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Spatially-explicit modelling model for assessing wild dog control strategies in Western Australia
Pacioni, C., M. Kennedy, O. Berry, D. Stephens, AND N. Schumaker. Spatially-explicit modelling model for assessing wild dog control strategies in Western Australia. ECOLOGICAL MODELLING. Elsevier Science BV, Amsterdam, Netherlands, 368:246-256, (2018).
In practice, protecting the environment means finding a balance between the need for resources, on the short term, and the need for sustainability, at longer time scales. Researchers from many scientific disciplines contribute to such decision making processes by developing quantitative analyses of the short- and long-term ecological consequences of human activities. The analysis presented in this manuscript is a case-in-point, addressing a particularly difficult system in which the needs of a ranching industry are driving political decision making, and thus policy, in Western Australia. Our study uses a computer simulation model to examine the efficacy of various policy options available to the Australian public. We find that the spatial extent and growth rates of the Western Australian wild dog populations are sufficient that the ranching industry has little hope of successfully imposing their target levels of control over this dynamic system.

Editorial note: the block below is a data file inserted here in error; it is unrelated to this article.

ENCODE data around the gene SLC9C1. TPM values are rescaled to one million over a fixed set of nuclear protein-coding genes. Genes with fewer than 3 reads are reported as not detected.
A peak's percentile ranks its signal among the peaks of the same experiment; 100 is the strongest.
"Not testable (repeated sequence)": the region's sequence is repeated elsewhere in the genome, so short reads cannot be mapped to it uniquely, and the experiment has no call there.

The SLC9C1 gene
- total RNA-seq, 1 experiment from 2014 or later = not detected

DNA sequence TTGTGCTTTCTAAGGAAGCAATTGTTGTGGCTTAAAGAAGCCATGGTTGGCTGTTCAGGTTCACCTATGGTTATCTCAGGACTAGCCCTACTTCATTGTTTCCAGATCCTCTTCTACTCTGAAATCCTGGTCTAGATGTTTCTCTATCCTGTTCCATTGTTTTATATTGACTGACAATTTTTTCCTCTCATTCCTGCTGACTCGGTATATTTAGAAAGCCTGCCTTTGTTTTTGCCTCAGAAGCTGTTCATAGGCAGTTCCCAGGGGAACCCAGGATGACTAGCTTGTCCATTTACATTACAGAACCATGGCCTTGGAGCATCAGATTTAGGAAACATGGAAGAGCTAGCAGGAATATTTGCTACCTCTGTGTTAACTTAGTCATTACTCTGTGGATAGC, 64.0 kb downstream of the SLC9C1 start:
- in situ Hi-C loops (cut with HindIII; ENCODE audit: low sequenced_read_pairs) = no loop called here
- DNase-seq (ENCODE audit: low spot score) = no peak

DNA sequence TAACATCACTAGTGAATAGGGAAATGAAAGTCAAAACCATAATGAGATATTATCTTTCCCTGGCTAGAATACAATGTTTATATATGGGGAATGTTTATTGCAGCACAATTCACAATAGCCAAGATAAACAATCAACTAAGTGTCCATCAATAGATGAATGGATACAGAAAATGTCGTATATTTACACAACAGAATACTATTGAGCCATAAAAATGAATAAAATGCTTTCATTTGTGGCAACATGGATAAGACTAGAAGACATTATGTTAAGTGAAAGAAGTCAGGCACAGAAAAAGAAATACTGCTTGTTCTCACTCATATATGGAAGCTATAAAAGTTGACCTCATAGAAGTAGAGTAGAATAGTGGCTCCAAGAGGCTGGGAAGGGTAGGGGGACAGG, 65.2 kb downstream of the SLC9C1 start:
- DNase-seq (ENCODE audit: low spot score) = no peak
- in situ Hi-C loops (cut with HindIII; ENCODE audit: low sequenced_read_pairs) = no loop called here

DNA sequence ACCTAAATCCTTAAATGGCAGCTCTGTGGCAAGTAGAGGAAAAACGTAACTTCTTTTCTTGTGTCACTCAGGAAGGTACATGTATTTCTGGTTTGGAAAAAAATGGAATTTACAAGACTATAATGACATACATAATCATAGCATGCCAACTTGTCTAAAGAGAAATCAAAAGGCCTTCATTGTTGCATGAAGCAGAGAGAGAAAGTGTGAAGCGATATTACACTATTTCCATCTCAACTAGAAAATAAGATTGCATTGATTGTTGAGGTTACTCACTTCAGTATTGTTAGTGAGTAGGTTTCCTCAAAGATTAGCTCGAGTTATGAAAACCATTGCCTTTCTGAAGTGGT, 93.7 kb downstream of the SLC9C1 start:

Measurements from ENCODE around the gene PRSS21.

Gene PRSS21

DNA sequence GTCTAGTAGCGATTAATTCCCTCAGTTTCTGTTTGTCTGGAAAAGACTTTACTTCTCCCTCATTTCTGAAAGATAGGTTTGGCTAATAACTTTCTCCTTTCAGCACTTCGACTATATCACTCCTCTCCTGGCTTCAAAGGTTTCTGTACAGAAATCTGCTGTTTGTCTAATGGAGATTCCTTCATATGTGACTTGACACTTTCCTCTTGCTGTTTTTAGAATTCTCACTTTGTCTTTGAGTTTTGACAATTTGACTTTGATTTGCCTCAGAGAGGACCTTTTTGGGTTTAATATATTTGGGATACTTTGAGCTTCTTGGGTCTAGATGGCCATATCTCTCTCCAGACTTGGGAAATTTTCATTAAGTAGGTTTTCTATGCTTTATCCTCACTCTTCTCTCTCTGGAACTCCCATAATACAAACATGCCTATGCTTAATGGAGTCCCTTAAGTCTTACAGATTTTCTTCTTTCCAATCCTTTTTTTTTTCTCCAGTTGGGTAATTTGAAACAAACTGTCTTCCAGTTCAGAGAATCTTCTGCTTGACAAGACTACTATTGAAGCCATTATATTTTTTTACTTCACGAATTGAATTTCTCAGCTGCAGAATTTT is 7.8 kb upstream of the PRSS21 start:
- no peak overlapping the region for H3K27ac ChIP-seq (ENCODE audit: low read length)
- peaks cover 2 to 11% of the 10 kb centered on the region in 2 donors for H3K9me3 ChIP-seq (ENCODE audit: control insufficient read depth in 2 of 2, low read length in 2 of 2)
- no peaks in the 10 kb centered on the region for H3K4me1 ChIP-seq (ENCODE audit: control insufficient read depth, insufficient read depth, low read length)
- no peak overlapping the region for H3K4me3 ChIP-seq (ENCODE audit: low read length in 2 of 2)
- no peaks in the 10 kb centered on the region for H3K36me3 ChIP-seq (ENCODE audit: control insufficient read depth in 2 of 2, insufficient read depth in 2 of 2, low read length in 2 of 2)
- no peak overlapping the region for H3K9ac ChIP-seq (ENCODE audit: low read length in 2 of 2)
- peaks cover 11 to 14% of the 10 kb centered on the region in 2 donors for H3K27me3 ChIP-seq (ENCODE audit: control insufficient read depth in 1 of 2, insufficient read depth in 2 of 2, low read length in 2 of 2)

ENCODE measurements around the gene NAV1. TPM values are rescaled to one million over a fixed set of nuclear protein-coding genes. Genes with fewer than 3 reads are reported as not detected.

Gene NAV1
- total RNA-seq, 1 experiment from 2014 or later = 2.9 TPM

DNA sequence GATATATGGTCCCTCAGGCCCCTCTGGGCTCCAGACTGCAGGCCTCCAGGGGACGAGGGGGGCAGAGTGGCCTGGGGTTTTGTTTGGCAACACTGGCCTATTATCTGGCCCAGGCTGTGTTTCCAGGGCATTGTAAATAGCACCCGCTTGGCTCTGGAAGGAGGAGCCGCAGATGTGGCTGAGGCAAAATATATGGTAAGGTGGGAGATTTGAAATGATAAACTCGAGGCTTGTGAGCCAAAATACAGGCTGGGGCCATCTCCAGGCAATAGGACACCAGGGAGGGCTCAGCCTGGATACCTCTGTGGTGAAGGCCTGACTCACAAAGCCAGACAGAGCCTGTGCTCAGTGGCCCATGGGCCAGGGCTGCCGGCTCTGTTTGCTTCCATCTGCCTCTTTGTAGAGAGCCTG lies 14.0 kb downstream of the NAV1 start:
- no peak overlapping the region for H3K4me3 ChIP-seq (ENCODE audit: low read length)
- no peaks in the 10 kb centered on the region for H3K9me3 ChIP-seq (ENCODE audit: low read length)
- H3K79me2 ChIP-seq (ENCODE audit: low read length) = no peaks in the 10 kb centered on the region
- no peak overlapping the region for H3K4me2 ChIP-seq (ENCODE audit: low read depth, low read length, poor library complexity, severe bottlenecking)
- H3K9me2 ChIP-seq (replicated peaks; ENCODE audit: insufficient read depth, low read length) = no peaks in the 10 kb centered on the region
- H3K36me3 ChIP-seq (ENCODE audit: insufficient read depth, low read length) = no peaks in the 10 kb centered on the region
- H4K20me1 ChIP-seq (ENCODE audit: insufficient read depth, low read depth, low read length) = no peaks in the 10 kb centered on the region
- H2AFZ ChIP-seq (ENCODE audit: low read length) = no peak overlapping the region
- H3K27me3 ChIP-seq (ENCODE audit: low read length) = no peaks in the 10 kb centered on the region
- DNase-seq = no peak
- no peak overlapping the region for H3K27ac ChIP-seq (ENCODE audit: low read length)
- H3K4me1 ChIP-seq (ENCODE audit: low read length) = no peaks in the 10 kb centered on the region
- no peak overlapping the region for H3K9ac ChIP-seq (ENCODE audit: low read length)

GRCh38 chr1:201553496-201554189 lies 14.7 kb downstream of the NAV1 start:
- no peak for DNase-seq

Large predators can significantly impact livestock industries. In Australia, wild dogs (Canis lupus familiaris, Canis lupus dingo, and hybrids) cause economic losses of more than AUD $40M annually. Landscape-scale exclusion fencing coupled with lethal techniques is a widely practiced control method. In Western Australia, the State Barrier Fence encompasses approximately 260,000 km2 of predominantly agricultural land, but its effectiveness in preventing wild dogs from entering the agricultural region is difficult to evaluate. We conducted a management strategy evaluation (MSE) based on spatially-explicit population models to forecast the effects of upgrades to the Western Australian State Barrier Fence and several control scenarios varying in intensity and spatial extent on wild dog populations in southwest Western Australia. Results indicate that self-sustaining populations of wild dogs are present on both sides of the State Barrier Fence and current control practices are not sufficient to effectively reduce their abundance in the agricultural region. Only when a combination of control techniques are applied on a large scale, intensively and continuously are wild dog numbers effectively controlled. Synthesis and applications. This study identifies the requirement for addressing extant populations of predators within fenced areas to meet the objective of preventing wild dog expansion. This objective is only achieved when control is applied to the whole area where wild dogs are currently present within the fence plus an additional buffer of ~20 km. Our modelling focused on the use of baiting, trapping and shooting; however we acknowledge that additional tools may also be applied. Finally, we recommend that a cost-benefit analysis be performed to evaluate the economic viability of an integrated control strategy.
Record Details:Record Type: DOCUMENT (JOURNAL/PEER REVIEWED JOURNAL)
Organization:U.S. ENVIRONMENTAL PROTECTION AGENCY
OFFICE OF RESEARCH AND DEVELOPMENT
NATIONAL HEALTH AND ENVIRONMENTAL EFFECTS RESEARCH LABORATORY
WESTERN ECOLOGY DIVISION
ECOLOGICAL EFFECTS BRANCH